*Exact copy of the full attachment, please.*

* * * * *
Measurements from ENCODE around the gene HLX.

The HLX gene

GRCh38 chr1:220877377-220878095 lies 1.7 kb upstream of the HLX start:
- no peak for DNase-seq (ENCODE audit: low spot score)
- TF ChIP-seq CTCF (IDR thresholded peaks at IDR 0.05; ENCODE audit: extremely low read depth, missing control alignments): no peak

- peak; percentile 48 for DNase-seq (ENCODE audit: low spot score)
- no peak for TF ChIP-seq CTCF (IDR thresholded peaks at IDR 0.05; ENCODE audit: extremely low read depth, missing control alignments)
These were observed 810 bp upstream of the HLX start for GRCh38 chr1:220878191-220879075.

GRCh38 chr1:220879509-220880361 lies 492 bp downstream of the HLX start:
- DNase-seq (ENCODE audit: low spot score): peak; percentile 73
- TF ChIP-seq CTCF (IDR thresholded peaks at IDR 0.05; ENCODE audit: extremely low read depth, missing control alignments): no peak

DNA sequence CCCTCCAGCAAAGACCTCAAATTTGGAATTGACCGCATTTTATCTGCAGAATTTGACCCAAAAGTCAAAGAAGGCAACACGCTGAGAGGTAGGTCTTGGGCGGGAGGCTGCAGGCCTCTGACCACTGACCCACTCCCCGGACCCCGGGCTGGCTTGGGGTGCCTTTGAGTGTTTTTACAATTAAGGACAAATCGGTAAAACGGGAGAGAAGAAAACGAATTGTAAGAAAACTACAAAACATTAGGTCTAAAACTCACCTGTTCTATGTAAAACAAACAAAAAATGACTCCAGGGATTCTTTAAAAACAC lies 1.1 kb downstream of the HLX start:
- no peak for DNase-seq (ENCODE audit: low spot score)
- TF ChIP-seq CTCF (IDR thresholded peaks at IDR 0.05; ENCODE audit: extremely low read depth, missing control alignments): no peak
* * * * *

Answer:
Measurements from ENCODE around the gene HLX.

The HLX gene

GRCh38 chr1:220877377-220878095 lies 1.7 kb upstream of the HLX start:
- no peak for DNase-seq (ENCODE audit: low spot score)
- TF ChIP-seq CTCF (IDR thresholded peaks at IDR 0.05; ENCODE audit: extremely low read depth, missing control alignments): no peak

- peak; percentile 48 for DNase-seq (ENCODE audit: low spot score)
- no peak for TF ChIP-seq CTCF (IDR thresholded peaks at IDR 0.05; ENCODE audit: extremely low read depth, missing control alignments)
These were observed 810 bp upstream of the HLX start for GRCh38 chr1:220878191-220879075.

GRCh38 chr1:220879509-220880361 lies 492 bp downstream of the HLX start:
- DNase-seq (ENCODE audit: low spot score): peak; percentile 73
- TF ChIP-seq CTCF (IDR thresholded peaks at IDR 0.05; ENCODE audit: extremely low read depth, missing control alignments): no peak

DNA sequence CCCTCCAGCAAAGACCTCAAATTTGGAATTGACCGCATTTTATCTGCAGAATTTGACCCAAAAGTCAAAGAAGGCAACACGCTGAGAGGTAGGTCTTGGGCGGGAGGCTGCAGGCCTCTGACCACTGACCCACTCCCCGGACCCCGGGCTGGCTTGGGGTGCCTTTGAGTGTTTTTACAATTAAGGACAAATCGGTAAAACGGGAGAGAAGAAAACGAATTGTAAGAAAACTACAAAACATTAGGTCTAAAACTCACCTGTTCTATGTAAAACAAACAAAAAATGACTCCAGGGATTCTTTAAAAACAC lies 1.1 kb downstream of the HLX start:
- no peak for DNase-seq (ENCODE audit: low spot score)
- TF ChIP-seq CTCF (IDR thresholded peaks at IDR 0.05; ENCODE audit: extremely low read depth, missing control alignments): no peak